Iowa Women’s Archives, Part 4


“We’ve had very special projects to preserve the history of underrepresented groups. For example, in the mid-90’s, we did an African American Women in Iowa project. As part of that, we undertook our first oral history project called ‘Giving Voice to Their Memories,’ because this was a group that had very little preserved and written of their history. For our second project, the Rural Women’s project, the oral history component was titled ‘Voices from the Land.’ We had bookmarks for our Latinas in Iowa project that said ‘Every woman has a story. Tell us yours.’

So, I suppose my philosophy is that archives preserve our history, but they also preserve our personal stories. They give voice to people whose voices have been historically forgotten or invisible or ignored. That’s why it’s been such a great honor to be the caretaker of the Archives – I’ve been able to preserve this wide array of papers and stories of women from all walks of life in Iowa, women who no one knew about before. Now there have been articles and books written, and websites created that make their stories known to a much wider audience. But we also preserve these stories for the women themselves; those family stories that might have been thrown away are kept here for later generations to find.”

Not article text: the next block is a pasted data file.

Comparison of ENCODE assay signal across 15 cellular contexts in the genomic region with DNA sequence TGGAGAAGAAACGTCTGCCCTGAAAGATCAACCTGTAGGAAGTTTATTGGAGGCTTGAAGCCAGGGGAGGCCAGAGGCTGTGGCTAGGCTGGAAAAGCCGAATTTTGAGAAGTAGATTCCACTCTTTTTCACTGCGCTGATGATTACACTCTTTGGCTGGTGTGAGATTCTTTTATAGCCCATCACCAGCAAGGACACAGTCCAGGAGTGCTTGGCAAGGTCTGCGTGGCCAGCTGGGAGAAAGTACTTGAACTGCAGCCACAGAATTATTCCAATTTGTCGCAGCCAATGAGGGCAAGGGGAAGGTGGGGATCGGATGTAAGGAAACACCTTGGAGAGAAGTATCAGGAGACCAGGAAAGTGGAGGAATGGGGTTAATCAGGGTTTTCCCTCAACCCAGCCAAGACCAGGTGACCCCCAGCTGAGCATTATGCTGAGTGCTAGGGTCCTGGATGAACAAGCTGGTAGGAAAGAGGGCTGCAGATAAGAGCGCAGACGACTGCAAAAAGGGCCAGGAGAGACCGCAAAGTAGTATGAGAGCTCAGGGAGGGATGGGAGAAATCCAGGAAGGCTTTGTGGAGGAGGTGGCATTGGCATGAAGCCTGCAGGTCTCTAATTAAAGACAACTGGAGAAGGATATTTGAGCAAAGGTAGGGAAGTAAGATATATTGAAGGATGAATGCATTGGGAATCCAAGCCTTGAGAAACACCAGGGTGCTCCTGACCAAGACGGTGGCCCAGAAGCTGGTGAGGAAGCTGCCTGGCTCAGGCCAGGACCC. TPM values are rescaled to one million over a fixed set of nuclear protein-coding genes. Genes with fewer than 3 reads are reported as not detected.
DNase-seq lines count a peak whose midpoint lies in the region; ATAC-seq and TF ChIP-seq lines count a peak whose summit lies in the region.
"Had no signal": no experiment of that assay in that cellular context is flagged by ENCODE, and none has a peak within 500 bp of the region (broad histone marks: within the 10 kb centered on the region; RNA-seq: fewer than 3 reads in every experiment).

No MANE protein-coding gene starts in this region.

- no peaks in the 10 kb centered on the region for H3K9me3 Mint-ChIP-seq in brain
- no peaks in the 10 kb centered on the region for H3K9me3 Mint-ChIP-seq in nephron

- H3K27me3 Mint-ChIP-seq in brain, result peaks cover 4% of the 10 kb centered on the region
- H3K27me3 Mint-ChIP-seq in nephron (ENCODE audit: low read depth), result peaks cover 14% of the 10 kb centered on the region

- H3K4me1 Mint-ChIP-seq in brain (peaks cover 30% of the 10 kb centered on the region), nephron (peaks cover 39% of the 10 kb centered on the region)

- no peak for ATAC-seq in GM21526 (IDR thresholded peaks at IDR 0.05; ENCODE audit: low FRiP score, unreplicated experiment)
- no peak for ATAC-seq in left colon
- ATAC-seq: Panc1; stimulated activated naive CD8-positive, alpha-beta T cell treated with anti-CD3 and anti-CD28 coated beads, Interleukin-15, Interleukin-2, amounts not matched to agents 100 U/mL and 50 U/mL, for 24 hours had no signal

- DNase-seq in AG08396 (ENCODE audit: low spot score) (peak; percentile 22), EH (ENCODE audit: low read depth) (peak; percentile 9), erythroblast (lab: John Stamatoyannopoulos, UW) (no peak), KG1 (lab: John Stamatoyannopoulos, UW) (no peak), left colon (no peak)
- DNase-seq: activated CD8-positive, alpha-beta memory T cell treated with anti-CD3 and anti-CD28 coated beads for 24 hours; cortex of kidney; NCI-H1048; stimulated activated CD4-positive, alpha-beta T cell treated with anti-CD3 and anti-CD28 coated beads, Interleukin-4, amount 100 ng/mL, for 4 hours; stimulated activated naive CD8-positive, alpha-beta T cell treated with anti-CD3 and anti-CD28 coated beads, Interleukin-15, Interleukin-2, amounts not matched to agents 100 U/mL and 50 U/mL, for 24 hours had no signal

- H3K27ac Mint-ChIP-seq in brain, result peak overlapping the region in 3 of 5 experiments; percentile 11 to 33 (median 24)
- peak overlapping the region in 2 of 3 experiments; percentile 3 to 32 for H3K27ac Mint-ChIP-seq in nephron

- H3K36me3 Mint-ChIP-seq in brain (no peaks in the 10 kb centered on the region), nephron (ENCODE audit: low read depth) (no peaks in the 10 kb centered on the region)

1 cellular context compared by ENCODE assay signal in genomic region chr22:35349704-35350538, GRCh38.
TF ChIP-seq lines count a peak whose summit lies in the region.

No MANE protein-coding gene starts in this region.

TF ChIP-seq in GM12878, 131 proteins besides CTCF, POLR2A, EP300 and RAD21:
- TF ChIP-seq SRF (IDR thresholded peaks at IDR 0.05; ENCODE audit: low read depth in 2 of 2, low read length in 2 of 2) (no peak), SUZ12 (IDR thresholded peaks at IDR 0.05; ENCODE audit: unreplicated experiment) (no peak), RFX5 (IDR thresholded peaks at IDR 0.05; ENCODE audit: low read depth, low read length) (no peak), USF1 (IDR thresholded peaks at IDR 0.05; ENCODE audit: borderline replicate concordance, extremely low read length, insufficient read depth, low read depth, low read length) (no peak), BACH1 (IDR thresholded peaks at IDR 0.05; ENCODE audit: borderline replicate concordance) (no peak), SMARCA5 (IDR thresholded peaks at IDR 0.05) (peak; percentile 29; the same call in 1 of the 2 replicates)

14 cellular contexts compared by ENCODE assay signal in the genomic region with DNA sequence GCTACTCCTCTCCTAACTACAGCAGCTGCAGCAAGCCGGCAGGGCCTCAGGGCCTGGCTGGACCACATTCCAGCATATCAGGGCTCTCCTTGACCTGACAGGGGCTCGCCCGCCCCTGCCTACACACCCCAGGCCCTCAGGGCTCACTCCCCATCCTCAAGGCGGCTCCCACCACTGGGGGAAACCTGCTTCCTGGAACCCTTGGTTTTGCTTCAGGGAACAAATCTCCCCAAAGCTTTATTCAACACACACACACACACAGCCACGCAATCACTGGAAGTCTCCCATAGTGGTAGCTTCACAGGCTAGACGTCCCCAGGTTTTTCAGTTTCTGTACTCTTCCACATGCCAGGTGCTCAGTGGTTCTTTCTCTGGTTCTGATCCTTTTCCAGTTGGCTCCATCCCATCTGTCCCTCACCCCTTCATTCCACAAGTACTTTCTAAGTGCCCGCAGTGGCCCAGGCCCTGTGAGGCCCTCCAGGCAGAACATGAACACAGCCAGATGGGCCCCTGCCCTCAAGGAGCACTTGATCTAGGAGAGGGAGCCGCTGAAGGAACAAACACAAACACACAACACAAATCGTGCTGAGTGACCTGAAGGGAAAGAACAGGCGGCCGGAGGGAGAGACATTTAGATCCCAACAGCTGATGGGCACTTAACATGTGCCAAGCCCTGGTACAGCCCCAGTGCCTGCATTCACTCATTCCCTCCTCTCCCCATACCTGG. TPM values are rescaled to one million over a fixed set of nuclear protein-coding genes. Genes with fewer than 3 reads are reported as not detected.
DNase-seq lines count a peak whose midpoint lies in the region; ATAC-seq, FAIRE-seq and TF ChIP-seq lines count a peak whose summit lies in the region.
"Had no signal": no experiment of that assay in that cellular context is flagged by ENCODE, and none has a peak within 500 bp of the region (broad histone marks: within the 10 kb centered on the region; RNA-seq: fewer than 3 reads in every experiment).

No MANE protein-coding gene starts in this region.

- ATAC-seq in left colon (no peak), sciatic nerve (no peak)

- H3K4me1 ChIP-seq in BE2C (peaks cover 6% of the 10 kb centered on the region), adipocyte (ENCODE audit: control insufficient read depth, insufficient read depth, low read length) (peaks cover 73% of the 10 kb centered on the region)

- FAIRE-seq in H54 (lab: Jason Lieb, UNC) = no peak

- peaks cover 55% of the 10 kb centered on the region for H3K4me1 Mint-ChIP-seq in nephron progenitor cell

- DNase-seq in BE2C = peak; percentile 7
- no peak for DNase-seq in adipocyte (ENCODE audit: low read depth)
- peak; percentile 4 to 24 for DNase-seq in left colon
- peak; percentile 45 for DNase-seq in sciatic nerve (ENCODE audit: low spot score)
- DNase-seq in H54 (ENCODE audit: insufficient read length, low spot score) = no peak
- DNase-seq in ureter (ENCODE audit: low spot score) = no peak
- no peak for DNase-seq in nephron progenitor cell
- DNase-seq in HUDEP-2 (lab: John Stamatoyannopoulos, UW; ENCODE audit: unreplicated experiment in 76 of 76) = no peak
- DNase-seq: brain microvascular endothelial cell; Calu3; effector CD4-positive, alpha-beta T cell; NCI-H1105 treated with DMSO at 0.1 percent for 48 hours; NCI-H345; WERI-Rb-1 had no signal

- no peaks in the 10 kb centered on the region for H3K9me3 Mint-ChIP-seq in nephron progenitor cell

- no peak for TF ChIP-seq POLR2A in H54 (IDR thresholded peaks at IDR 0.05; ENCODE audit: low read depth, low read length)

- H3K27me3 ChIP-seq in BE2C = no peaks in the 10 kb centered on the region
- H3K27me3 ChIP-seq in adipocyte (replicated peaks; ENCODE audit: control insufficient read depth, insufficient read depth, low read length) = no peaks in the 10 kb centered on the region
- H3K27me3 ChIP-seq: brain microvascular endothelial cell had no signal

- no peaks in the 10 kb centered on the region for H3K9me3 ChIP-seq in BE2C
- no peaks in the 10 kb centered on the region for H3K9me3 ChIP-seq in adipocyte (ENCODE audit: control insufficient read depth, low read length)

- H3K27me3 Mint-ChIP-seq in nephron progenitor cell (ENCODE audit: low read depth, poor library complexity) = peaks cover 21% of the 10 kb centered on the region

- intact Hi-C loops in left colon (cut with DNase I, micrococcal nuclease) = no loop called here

Kären Mason, Curator, Iowa Women’s Archives, University of Iowa Libraries

(Pictured is Kären holding a photograph of her grandmother Malinda Huus’s Forest City High School basketball team, 1918.)


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